Cozen O’Connor said Davis will “leverage his substantial experience in public affairs to provide strategic counsel to the firm’s government relations clients.”
Rep. Cheri Bustos (D-Ill.)
Rep. Cheri Bustos (D-Ill.) on July 14, 2022. (Greg Nash)
Bustos, the former chairwoman of the Democratic Congressional Campaign Committee, joined Mercury as co-chair of the lobbying firm’s D.C. office and head of its Illinois team.
The five-term congresswoman quickly rose up the ranks, serving as co-chair of House Democrats’ steering and policy committee last Congress. Bustos said she would use her experience to “provide strategy and value to clients across various sectors.”
Mercury is popular among foreign lobbying clients, representing Chinese e-commerce giant Alibaba and surveillance firm Hikvision, among others.
Rep. Jaime Herrera Beutler (R-Wash.)
Rep. Jaime Herrera Beutler (R-Wash.) on May 30, 2022. (Taylor Balkom/The Columbian via AP, File)
The Children’s Hospital Association brought on Herrera Beutler as a strategic adviser last week.
The six-term lawmaker, who was a senior member of the powerful House Appropriations Committee, lost her 2022 primary to a Trump-backed challenger after voting to impeach the former president.
Herrera Beutler has spoken out about the importance of children’s hospitals after her daughter Abigail was born prematurely and without kidneys in 2013. Doctors saved her life in what was considered an unprecedented medical procedure.
“No one deserves our efforts more than our nation’s children,” Herrera Beutler said in a statement.
Rep. G.K. Butterfield (D-N.C.)
Rep. G.K. Butterfield (D-N.C.). (Greg Nash)
Butterfield retired from Congress shortly before his term ended to join McGuireWoods Consulting as a senior adviser for federal public affairs.
The nine-term lawmaker remains close to key Democratic leaders, including House Assistant Democratic Leader James Clyburn (S.C.). Butterfield served as chairman of the Congressional Black Caucus and deputy whip to Clyburn. He was also a senior member of the powerful House Energy and Commerce Committee.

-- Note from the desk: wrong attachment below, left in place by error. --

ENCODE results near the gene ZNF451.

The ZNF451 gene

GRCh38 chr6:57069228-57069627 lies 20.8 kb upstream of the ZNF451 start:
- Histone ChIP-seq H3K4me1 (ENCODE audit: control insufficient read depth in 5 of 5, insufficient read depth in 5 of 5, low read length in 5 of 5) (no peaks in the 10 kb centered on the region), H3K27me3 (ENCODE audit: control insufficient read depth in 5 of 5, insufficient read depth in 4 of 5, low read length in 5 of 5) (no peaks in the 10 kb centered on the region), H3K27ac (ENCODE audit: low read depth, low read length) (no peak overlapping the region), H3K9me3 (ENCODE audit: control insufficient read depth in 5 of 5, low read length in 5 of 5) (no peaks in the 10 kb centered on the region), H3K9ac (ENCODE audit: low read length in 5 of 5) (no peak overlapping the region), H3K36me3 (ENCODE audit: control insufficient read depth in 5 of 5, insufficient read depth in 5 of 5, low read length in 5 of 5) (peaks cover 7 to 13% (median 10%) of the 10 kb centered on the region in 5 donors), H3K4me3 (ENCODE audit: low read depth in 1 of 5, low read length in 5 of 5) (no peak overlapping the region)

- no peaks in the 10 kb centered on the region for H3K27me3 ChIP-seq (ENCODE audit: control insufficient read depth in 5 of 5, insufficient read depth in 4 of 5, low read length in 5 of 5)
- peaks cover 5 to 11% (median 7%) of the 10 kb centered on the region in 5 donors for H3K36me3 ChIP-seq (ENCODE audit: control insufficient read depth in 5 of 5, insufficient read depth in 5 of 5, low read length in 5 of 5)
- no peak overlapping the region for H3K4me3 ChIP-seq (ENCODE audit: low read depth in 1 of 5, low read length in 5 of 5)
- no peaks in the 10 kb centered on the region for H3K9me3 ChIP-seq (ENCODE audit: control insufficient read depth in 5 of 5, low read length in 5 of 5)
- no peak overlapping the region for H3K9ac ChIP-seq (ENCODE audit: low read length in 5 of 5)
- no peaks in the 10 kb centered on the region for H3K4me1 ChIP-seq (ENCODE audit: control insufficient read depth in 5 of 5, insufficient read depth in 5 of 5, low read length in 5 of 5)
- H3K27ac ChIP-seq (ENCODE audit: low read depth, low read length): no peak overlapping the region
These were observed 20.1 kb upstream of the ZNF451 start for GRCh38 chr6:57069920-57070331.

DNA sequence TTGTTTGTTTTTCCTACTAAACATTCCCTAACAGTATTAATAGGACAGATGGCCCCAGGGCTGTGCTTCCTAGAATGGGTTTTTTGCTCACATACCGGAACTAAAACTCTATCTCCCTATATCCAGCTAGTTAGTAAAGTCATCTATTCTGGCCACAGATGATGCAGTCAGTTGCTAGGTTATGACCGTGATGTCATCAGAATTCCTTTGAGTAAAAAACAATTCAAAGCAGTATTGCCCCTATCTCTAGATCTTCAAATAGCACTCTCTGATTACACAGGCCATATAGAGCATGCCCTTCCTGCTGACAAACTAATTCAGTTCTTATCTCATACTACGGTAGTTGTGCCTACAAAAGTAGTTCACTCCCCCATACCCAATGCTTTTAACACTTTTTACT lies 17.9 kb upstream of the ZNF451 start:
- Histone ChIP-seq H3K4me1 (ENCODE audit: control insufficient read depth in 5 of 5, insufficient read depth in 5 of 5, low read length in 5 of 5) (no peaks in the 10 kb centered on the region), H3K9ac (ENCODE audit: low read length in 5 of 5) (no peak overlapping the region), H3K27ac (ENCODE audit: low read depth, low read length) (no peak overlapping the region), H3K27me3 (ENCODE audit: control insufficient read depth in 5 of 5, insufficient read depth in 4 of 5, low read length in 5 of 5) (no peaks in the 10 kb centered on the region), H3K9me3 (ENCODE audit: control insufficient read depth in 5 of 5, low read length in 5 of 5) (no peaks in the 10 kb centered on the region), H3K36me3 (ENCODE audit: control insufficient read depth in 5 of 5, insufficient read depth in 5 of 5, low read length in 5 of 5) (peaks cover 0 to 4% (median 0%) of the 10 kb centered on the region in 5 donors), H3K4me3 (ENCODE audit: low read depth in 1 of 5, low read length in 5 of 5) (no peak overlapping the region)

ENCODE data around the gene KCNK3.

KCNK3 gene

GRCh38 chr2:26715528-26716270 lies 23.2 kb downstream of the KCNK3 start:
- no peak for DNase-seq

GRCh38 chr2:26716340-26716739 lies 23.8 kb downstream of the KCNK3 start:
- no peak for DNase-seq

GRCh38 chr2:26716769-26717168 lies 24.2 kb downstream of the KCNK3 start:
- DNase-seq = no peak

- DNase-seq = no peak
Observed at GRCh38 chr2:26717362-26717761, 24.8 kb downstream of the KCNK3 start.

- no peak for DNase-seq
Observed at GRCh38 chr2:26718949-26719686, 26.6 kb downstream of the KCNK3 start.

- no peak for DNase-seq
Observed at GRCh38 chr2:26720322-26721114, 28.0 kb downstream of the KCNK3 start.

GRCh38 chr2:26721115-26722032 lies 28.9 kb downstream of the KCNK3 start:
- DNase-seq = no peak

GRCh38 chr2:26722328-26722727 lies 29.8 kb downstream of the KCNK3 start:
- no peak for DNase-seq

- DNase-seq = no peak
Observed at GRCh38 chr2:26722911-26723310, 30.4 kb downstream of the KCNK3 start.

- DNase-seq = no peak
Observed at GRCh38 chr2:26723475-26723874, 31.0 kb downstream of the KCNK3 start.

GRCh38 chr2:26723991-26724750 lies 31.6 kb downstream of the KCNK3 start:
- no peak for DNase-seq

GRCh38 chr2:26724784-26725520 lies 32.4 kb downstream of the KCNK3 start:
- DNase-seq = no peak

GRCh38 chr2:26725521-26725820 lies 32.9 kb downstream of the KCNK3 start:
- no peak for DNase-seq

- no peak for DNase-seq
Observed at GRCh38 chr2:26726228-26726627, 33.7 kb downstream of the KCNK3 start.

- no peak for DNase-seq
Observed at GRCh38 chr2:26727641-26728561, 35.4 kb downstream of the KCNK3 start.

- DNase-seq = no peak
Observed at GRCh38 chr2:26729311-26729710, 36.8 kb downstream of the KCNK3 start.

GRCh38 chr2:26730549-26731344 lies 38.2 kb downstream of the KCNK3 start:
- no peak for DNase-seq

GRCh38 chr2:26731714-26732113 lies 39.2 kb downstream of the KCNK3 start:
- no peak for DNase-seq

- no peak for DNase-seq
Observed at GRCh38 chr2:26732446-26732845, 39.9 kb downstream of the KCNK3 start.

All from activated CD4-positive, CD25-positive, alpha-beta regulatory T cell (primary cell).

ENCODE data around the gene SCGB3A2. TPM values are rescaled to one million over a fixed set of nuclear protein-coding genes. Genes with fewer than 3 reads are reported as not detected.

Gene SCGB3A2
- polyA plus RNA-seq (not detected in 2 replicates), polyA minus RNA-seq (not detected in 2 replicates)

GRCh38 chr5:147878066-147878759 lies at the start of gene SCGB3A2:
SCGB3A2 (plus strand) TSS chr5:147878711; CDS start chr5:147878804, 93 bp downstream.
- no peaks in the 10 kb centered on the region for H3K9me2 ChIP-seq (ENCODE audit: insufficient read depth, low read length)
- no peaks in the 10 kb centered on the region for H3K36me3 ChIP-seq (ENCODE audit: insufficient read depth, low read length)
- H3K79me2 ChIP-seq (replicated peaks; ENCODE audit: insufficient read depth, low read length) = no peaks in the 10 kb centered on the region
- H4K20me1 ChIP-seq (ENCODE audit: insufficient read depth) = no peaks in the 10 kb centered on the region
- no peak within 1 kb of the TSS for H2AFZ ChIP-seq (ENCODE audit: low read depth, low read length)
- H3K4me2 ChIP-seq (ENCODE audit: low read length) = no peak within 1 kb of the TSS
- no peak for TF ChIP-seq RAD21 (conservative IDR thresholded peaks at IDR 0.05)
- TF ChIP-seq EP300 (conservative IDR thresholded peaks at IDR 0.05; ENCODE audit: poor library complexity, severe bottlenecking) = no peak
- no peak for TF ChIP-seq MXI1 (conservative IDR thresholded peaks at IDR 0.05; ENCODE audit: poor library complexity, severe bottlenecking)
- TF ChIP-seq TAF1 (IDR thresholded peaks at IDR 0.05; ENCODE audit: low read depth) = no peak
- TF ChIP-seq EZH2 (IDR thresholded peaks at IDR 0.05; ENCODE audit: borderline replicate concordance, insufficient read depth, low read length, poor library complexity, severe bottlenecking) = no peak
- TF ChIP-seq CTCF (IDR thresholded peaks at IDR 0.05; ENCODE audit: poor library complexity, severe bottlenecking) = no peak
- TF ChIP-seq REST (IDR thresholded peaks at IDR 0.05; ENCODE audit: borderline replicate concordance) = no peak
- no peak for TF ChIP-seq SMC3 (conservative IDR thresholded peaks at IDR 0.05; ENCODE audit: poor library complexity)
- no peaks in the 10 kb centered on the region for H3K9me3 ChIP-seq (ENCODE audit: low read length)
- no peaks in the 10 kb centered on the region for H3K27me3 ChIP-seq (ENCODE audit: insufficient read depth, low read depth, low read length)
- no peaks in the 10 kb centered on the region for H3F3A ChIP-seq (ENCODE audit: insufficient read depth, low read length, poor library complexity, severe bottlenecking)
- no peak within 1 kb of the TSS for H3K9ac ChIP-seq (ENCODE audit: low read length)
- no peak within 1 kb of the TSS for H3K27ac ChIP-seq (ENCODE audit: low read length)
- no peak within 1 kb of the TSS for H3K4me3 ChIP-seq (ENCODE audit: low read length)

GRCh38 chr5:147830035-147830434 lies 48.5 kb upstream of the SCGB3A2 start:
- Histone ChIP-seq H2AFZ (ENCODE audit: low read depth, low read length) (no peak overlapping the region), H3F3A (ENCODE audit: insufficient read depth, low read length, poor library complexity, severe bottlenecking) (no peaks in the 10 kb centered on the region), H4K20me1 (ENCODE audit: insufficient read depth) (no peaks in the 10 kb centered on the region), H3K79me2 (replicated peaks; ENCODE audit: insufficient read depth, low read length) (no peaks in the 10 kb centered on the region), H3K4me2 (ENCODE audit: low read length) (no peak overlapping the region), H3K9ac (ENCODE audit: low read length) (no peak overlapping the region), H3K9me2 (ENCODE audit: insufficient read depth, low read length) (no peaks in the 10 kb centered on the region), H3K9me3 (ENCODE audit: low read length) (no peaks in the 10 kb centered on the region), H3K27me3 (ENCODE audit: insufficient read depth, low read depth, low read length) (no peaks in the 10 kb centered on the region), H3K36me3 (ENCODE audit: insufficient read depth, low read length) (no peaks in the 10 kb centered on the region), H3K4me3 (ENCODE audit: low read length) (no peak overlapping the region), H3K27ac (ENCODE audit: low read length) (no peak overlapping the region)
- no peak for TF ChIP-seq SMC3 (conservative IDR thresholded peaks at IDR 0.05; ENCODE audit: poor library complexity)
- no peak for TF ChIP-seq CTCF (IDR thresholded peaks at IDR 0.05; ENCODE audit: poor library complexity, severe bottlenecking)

Rep. John Katko (R-N.Y.)
Rep. John Katko (R-N.Y.) on Monday, April 4, 2022. (Greg Nash)
Katko joined the HillEast Group as a senior adviser this week. He’s reuniting with three of his former chiefs of staff, who run the D.C.-based lobbying firm.
Katko, who was one of 10 Republicans who voted to impeach former President Trump, retired at the end of last Congress. He was the top Republican on the House Homeland Security Committee and chaired the Republican Governance Group, a faction of moderate Republicans who will have sway over the House GOP’s agenda.
Rep. Mike Doyle (D-Pa.)
Rep. Mike Doyle (D-Pa.). (Greg Nash)
Doyle joined D.C. law and lobbying firm K&L Gates as a part-time government affairs counselor shortly after retiring from Congress.
The 14-term lawmaker was a senior member of the House Energy and Commerce Committee. Doyle said that he will focus on helping “Pittsburgh-area and other businesses, universities, and non-profits” access federal support and navigate Congress and the executive branch.